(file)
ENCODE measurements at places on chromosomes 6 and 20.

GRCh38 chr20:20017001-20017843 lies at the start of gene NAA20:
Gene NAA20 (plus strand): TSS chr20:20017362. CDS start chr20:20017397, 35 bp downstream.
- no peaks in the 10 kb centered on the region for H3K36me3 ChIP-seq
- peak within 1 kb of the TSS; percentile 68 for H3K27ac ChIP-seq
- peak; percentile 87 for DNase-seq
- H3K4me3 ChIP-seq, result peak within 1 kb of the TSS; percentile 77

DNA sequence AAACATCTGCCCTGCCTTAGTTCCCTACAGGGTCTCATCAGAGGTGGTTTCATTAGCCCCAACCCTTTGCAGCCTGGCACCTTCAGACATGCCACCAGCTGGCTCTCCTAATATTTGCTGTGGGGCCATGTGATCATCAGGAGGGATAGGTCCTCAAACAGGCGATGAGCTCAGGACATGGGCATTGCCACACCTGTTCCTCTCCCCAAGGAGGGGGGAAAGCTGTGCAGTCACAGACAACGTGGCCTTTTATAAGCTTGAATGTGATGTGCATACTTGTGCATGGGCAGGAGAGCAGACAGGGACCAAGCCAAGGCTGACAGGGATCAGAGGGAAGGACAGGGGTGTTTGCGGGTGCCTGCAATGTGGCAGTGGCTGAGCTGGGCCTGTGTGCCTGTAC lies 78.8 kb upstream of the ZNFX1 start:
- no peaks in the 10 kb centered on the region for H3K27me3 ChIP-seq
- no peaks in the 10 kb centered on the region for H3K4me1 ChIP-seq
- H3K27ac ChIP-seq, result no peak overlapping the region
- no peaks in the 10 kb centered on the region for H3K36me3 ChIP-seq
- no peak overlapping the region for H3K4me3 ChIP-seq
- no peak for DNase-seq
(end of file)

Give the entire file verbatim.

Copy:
ENCODE measurements at places on chromosomes 6 and 20.

GRCh38 chr20:20017001-20017843 lies at the start of gene NAA20:
Gene NAA20 (plus strand): TSS chr20:20017362. CDS start chr20:20017397, 35 bp downstream.
- no peaks in the 10 kb centered on the region for H3K36me3 ChIP-seq
- peak within 1 kb of the TSS; percentile 68 for H3K27ac ChIP-seq
- peak; percentile 87 for DNase-seq
- H3K4me3 ChIP-seq, result peak within 1 kb of the TSS; percentile 77

DNA sequence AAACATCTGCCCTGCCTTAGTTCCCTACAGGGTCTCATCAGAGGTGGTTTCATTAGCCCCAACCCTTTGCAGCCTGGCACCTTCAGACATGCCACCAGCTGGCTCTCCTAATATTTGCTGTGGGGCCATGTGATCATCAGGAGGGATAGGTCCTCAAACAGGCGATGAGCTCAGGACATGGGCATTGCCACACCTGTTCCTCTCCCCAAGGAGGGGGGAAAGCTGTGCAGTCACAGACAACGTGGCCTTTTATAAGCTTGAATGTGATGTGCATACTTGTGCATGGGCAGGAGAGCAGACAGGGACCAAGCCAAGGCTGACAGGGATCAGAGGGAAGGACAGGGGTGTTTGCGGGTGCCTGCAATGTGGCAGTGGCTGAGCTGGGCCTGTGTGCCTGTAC lies 78.8 kb upstream of the ZNFX1 start:
- no peaks in the 10 kb centered on the region for H3K27me3 ChIP-seq
- no peaks in the 10 kb centered on the region for H3K4me1 ChIP-seq
- H3K27ac ChIP-seq, result no peak overlapping the region
- no peaks in the 10 kb centered on the region for H3K36me3 ChIP-seq
- no peak overlapping the region for H3K4me3 ChIP-seq
- no peak for DNase-seq